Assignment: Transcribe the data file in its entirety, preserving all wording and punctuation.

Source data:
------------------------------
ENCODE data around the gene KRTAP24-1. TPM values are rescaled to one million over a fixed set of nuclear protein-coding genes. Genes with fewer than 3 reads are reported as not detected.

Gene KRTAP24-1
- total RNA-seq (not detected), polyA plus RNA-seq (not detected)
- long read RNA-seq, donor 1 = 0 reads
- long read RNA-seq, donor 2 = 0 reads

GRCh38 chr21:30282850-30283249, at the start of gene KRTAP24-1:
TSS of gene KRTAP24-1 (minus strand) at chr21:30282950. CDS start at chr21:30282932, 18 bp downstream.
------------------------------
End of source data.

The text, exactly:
ENCODE data around the gene KRTAP24-1. TPM values are rescaled to one million over a fixed set of nuclear protein-coding genes. Genes with fewer than 3 reads are reported as not detected.

Gene KRTAP24-1
- total RNA-seq (not detected), polyA plus RNA-seq (not detected)
- long read RNA-seq, donor 1 = 0 reads
- long read RNA-seq, donor 2 = 0 reads

GRCh38 chr21:30282850-30283249, at the start of gene KRTAP24-1:
TSS of gene KRTAP24-1 (minus strand) at chr21:30282950. CDS start at chr21:30282932, 18 bp downstream.